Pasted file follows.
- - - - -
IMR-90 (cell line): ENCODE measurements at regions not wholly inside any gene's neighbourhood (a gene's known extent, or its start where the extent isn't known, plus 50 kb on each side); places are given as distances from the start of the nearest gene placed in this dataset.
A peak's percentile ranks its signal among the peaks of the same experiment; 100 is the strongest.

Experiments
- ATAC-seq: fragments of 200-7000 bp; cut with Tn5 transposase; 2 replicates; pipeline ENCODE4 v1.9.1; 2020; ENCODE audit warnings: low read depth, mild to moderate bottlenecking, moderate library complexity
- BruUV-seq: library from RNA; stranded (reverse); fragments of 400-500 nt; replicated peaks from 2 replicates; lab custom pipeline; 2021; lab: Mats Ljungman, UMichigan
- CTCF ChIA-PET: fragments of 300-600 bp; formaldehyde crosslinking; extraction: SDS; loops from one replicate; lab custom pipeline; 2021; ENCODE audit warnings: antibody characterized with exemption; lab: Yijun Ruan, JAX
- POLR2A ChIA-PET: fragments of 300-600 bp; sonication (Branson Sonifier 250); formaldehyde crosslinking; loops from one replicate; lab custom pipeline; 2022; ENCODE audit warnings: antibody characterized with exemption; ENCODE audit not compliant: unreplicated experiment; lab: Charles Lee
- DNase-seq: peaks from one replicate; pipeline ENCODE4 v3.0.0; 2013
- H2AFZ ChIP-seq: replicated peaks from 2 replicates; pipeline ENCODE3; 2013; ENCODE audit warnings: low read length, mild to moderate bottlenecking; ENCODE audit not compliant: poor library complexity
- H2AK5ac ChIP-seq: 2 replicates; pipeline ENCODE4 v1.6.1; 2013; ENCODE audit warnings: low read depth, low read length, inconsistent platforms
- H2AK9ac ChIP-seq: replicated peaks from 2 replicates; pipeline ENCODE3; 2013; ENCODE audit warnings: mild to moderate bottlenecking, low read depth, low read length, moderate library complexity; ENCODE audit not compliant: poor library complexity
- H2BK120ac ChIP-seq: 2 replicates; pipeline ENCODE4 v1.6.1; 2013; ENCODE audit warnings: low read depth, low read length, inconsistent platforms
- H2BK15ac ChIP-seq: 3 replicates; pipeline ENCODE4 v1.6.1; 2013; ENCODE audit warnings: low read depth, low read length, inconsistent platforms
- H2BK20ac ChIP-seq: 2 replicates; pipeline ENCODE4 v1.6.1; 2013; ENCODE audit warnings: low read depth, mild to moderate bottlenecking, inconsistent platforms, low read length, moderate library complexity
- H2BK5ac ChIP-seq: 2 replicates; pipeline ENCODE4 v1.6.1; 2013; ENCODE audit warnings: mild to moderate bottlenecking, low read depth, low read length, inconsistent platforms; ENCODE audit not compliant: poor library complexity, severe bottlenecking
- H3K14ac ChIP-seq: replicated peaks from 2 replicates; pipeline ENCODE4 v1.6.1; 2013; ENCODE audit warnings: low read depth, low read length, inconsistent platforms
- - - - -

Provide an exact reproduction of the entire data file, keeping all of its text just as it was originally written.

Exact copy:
IMR-90 (cell line): ENCODE measurements at regions not wholly inside any gene's neighbourhood (a gene's known extent, or its start where the extent isn't known, plus 50 kb on each side); places are given as distances from the start of the nearest gene placed in this dataset.
A peak's percentile ranks its signal among the peaks of the same experiment; 100 is the strongest.

Experiments
- ATAC-seq: fragments of 200-7000 bp; cut with Tn5 transposase; 2 replicates; pipeline ENCODE4 v1.9.1; 2020; ENCODE audit warnings: low read depth, mild to moderate bottlenecking, moderate library complexity
- BruUV-seq: library from RNA; stranded (reverse); fragments of 400-500 nt; replicated peaks from 2 replicates; lab custom pipeline; 2021; lab: Mats Ljungman, UMichigan
- CTCF ChIA-PET: fragments of 300-600 bp; formaldehyde crosslinking; extraction: SDS; loops from one replicate; lab custom pipeline; 2021; ENCODE audit warnings: antibody characterized with exemption; lab: Yijun Ruan, JAX
- POLR2A ChIA-PET: fragments of 300-600 bp; sonication (Branson Sonifier 250); formaldehyde crosslinking; loops from one replicate; lab custom pipeline; 2022; ENCODE audit warnings: antibody characterized with exemption; ENCODE audit not compliant: unreplicated experiment; lab: Charles Lee
- DNase-seq: peaks from one replicate; pipeline ENCODE4 v3.0.0; 2013
- H2AFZ ChIP-seq: replicated peaks from 2 replicates; pipeline ENCODE3; 2013; ENCODE audit warnings: low read length, mild to moderate bottlenecking; ENCODE audit not compliant: poor library complexity
- H2AK5ac ChIP-seq: 2 replicates; pipeline ENCODE4 v1.6.1; 2013; ENCODE audit warnings: low read depth, low read length, inconsistent platforms
- H2AK9ac ChIP-seq: replicated peaks from 2 replicates; pipeline ENCODE3; 2013; ENCODE audit warnings: mild to moderate bottlenecking, low read depth, low read length, moderate library complexity; ENCODE audit not compliant: poor library complexity
- H2BK120ac ChIP-seq: 2 replicates; pipeline ENCODE4 v1.6.1; 2013; ENCODE audit warnings: low read depth, low read length, inconsistent platforms
- H2BK15ac ChIP-seq: 3 replicates; pipeline ENCODE4 v1.6.1; 2013; ENCODE audit warnings: low read depth, low read length, inconsistent platforms
- H2BK20ac ChIP-seq: 2 replicates; pipeline ENCODE4 v1.6.1; 2013; ENCODE audit warnings: low read depth, mild to moderate bottlenecking, inconsistent platforms, low read length, moderate library complexity
- H2BK5ac ChIP-seq: 2 replicates; pipeline ENCODE4 v1.6.1; 2013; ENCODE audit warnings: mild to moderate bottlenecking, low read depth, low read length, inconsistent platforms; ENCODE audit not compliant: poor library complexity, severe bottlenecking
- H3K14ac ChIP-seq: replicated peaks from 2 replicates; pipeline ENCODE4 v1.6.1; 2013; ENCODE audit warnings: low read depth, low read length, inconsistent platforms